20% of the UK population is now over State Pension age and their households spend £109 billion annually. However, older people face continual barriers to shopping.
Retailers must reconsider store designs to make them easier to navigate and reduce the risk of falls. Out-of-town stores or those stores in areas where it is difficult to park or to reach by public transport should provide transport to their stores. How well do your staff understand the needs of older customers; – do they help with items on hard to reach shelves, do they assist older customers to read packaging etc.? Retailers should also consider the provision of rest areas and toilets.
And what about help with online shopping? Think about providing internet training for older people, as Barclays are doing with their Digital Eagles programme. When online orders are being delivered, do your delivery staff offer to help carry boxes inside or to put shopping away? You must also think about your minimum spend and delivery charges, so that they do not deter many older people, who may live alone or not need to buy large quantities at one time.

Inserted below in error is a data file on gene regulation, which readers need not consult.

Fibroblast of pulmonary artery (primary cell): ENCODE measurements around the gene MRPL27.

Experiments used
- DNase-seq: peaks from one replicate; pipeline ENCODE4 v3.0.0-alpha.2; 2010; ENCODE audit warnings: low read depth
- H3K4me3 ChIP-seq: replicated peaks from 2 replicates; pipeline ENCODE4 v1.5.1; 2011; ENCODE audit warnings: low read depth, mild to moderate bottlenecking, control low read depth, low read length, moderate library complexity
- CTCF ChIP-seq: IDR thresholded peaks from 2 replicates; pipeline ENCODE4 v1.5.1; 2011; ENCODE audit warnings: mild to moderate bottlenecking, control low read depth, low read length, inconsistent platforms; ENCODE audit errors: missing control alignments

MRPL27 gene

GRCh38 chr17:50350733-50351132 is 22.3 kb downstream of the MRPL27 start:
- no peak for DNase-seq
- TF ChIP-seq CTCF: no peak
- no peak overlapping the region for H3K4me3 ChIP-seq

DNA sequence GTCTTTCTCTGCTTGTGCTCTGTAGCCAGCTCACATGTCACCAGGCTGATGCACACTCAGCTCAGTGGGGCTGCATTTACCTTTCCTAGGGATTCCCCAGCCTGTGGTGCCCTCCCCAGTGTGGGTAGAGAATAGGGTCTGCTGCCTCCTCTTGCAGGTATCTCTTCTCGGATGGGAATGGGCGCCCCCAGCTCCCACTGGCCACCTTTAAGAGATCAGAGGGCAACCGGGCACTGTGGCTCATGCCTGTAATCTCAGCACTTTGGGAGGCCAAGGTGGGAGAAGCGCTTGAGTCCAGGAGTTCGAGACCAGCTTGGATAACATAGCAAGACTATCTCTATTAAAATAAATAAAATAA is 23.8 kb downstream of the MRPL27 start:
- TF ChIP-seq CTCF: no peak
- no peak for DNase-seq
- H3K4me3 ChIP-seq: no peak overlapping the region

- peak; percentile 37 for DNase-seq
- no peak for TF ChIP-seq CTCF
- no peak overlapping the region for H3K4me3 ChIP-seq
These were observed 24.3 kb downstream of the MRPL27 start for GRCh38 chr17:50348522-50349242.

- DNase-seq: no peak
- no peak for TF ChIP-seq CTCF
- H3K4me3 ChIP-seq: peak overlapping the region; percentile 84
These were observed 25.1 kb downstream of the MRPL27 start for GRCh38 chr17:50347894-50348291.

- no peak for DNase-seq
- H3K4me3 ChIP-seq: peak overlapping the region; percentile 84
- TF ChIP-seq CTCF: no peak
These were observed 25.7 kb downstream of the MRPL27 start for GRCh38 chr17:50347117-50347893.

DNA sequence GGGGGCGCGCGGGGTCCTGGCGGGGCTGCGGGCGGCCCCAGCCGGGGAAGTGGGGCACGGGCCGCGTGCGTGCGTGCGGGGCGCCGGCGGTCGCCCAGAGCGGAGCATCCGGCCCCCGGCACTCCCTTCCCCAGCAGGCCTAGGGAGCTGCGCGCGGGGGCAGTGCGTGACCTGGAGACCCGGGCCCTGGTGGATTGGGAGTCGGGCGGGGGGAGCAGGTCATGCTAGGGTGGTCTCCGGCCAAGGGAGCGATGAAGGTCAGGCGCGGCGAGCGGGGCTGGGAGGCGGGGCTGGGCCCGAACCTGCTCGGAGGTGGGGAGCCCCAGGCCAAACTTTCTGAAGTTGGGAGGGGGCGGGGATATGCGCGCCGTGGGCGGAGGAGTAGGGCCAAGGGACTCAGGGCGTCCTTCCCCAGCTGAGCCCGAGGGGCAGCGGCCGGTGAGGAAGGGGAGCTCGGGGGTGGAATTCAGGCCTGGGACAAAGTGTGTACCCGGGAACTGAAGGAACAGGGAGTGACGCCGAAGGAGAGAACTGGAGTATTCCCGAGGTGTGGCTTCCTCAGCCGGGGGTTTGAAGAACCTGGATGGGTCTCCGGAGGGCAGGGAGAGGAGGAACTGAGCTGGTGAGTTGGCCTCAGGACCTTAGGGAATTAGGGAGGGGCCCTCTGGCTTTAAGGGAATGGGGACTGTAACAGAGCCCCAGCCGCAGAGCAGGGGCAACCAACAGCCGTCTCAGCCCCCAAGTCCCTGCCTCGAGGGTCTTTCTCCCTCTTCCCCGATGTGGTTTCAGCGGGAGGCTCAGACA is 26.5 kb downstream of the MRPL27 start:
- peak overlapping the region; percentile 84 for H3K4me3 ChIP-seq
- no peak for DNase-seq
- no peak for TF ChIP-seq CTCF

Multi-buy discounts also don’t work for older people, so retailers should consider offering smaller packages of perishable food. In addition, many older people struggle with food packaging and manufacturers could do more to make items less fiddly and easier to open for arthritic hands. Additionally, cooking instructions and ‘sell by’ and ‘use by’ dates should be written in plain English in a large, legible, bold font and colour to make it easy to read.
If your business isn't considering all of the above, then you are alienating many potentially valuable customers.
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